Lebanese President welcomes Amnesty International office in Beirut

'We are delighted at the support and encouragement we have received for the proposal from the highest authorities in Lebanon, from human rights activists and from various representatives of civil society,' said June Ray, the Middle East Program Director of Amnesty International who has just returned from Lebanon.

During a one-week visit to the country -- between 22 and 28 November -- Amnesty International delegates, led by June Ray, held talks with Prime Minister Salim el-Hoss, Deputy Prime Minister and Minister of the Interior Michel el-Murr, and Education Minister Mohamed Youssef Beidun. All officials expressed their support for the office proposal and gave assurances that the government would expedite the procedural arrangements for the office preparations to get underway.

The office, planned for 2000, will focus initially on programs for human rights education and awareness, and providing training in various fields. Consultations have begun with officials in the Ministry of Education and UNESCO as well as with non-governmental organizations.

Amnesty International delegates visited the Presidential Palace in Ba'abda at the end of their visit on Saturday 27 November, where officials conveyed a personal message from President Emile Lahoud, affirming his commitment to building a state based on the rule of law, 'which can only be maintained by giving due regard to international human rights standards and agreements'. The President expressed his full support for Amnesty International's plans for a regional office.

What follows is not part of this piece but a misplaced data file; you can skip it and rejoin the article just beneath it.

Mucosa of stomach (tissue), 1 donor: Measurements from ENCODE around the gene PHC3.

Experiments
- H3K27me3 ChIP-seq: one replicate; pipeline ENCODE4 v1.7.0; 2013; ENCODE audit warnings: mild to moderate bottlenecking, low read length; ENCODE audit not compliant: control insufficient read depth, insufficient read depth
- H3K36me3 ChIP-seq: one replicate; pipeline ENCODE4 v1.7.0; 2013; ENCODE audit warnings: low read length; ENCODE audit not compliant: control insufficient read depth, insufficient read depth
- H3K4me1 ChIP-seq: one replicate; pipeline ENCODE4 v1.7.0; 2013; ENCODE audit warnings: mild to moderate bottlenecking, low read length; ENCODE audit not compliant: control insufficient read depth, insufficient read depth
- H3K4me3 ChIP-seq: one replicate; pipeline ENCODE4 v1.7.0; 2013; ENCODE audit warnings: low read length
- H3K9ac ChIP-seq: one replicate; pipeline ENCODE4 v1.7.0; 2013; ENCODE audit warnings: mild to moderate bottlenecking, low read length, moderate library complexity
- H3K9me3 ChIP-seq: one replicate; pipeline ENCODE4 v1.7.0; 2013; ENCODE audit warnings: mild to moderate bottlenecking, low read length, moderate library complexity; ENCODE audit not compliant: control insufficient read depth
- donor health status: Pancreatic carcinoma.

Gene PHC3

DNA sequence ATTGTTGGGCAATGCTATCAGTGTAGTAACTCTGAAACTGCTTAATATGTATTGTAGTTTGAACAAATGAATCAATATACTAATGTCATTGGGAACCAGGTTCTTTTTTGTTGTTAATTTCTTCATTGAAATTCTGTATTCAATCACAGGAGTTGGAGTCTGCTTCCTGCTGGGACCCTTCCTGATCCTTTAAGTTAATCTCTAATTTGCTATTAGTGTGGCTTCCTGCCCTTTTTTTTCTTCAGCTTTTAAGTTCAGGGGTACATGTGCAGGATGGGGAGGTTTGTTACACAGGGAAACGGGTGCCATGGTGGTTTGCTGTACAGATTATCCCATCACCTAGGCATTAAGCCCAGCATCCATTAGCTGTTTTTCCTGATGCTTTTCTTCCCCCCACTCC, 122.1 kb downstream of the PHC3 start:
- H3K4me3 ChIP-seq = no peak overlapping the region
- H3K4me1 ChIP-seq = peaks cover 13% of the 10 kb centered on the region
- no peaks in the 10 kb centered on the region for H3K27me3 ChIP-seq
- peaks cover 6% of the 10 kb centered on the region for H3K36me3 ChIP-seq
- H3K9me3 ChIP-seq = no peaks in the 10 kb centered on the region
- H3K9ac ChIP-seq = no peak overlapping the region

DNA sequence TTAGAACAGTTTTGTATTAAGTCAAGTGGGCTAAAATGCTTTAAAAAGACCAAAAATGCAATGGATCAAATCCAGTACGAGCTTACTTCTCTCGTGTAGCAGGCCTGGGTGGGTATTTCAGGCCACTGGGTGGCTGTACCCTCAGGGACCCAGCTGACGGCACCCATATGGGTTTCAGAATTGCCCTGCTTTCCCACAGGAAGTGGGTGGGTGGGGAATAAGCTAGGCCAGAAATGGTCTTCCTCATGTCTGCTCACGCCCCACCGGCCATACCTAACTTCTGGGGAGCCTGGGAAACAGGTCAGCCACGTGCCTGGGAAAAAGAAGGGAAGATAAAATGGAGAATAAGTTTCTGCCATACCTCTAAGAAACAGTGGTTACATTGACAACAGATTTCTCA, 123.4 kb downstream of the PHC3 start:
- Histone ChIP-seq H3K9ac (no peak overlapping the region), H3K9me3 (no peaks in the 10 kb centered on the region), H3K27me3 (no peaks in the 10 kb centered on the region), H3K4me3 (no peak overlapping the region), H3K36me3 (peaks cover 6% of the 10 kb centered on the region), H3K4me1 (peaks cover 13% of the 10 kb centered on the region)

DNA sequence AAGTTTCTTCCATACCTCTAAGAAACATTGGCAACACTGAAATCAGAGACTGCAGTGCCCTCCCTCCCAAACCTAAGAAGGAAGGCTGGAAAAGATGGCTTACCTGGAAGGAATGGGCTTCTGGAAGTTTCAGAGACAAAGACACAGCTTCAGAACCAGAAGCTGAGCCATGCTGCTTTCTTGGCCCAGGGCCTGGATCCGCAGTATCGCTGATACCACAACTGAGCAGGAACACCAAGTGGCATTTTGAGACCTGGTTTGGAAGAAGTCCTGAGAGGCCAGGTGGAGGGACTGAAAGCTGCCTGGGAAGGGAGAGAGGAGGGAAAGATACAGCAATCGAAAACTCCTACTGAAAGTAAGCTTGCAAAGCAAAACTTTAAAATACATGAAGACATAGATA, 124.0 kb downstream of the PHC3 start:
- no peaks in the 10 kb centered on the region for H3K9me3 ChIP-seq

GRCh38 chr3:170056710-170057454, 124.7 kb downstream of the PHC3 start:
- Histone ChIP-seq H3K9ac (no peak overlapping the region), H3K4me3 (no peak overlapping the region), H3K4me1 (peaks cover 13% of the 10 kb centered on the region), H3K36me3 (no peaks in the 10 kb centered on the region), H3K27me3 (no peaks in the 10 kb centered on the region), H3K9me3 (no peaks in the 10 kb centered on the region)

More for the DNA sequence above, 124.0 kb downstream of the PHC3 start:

Prime Minister el-Hoss told Amnesty International delegates that Lebanon needed more human rights education programs and welcomed Amnesty International's proposed contribution in this field.

Amnesty International's talks with government officials also included outstanding human rights concerns in Lebanon and proposals to bring law and practice in Lebanon into greater conformity with international human rights standards. Amnesty International welcomed Lebanon's willingness to ratify the UN Convention Against Torture and expressed the hope that this would be realized at the earliest opportunity.

Delegates also discussed the cases of Lebanese detainees held in Khiam by the South Lebanon Army and Israel in occupied southern Lebanon, and hostages held in Israel. They also raised cases of Lebanese detainees and 'disappeared' in Syria.

Between 24 and 26 November, Amnesty International also co-organized a seminar on 'Making Women's rights's rightss rights's rights's rights's rights's Rights a Reality'-- together with the Institute for Women's rights's rightss rights's rights's rights's rights's Studies in the Arab World -- at the Lebanese-American University. This brought together experts and representatives of Women's rights's rightss rights's rights's rights's rights's and human rights non-governmental organization and students, who agreed a proposal and set of practical recommendations to address the following areas:

*family crimes (commonly referred to as 'crimes of honour';

*optional civil marriage;

*Lebanese Labour Law and Women's rights's rightss rights's rights's rights's rights; and

*Women's rights's rightss rights's rights's rights's rights in Lebanese Prisons

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